This year the 44th Norwegian Film Festival took place in Haugesund between the 20th and 26th of August.
The sleepy town of Haugesund in southern Norway is famous for King Harald Fairhair, the first king of Norway, living nearby the town. In the early years, the coastal waters off Haugesund were hugely popular as a large source of herring, and the town grew accordingly. In the last decades, the town, like its neighbours, have been turning towards the petroleum industry, with the herring being long gone.
Haugesund is rather small – its 36,000 inhabitants have it ranked at 22nd in terms of population. This small town is located somewhere along the coast between the larger cities of Bergen and Stavanger. The Norwegian Film Festival ahs been hosted here since 1973, and the film awards, the Amanda’s, have been here since 1985.
The otherwise quiet town was filled with hundreds of press, industry and guests from the Norwegian film industry.
The opening film of the event was The Lion Woman, a highly anticipated yet very non-Norwegian film. Posters of the film were to be found on every street corner of Haugesund, and the premiere was widely pushed. Reviews of the film that came the following day placed it as a mediocre Norwegian work, and anticipation then turned to the finishing film, Cave, directed by the highly talented Henrik Martin Dahlsbakken. This film is considerably more Norwegian in style and is sure to be a popular film at the festival.
Among the other films receiving a large amount of attention is the documentary Magnus, an English-language hour-long story of Magnus Carlsen’s rise to becoming the number one chess player in the world. The film had its premiere earlier this year at the Tribeca Film Festival in Canada and has since made the trip back home. Carlsen himself did not attend the premiere but we were instead greeted with his father, sister and the film production crew at the premiere.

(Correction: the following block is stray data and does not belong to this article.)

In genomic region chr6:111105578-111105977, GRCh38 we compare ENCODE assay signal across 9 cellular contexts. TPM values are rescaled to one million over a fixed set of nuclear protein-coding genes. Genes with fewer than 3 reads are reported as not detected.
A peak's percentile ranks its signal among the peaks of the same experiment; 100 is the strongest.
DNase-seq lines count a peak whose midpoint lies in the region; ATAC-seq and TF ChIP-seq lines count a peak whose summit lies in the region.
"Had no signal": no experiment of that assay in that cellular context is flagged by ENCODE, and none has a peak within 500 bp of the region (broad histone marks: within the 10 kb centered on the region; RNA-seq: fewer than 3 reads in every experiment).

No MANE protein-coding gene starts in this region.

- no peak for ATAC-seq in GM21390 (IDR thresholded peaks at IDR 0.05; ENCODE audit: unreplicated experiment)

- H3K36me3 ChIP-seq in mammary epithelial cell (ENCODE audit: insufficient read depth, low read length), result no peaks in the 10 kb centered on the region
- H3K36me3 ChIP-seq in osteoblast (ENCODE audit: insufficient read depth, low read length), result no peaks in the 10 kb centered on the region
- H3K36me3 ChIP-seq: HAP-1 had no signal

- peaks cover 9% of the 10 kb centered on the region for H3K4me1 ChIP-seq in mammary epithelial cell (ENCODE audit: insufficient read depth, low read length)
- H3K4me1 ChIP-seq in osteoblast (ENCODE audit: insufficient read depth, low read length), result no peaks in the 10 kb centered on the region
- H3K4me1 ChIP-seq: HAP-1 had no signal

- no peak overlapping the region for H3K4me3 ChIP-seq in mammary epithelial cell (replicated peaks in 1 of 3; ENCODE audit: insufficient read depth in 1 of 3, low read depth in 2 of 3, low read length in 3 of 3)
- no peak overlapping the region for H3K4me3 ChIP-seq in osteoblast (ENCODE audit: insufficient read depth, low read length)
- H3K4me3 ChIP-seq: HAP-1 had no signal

The Danish film The Day Will Come was also targeted as a big release, and the queen of Danish drama, Sofie Gråbøl, was in attendance as part of the festival. The Day Will Come had its local premiere in April and has slowly been making its way around the Nordic countries. The Day Will Come will surely be popular with local audiences, and the film itself is moving into a mini series, which will debut on Danish television later.
The Pernilla August-directed A Serious Game screened as one of the festivals premieres. A Serious Game had its international release at the Berlin International Film Festival and is currently preparing to be released in local Sweden this month.
Overall, the Norwegian International Film Festival is an exciting chance midway through the year to catch up on topic Nordic releases and find out about which ones you can be expecting at the festival.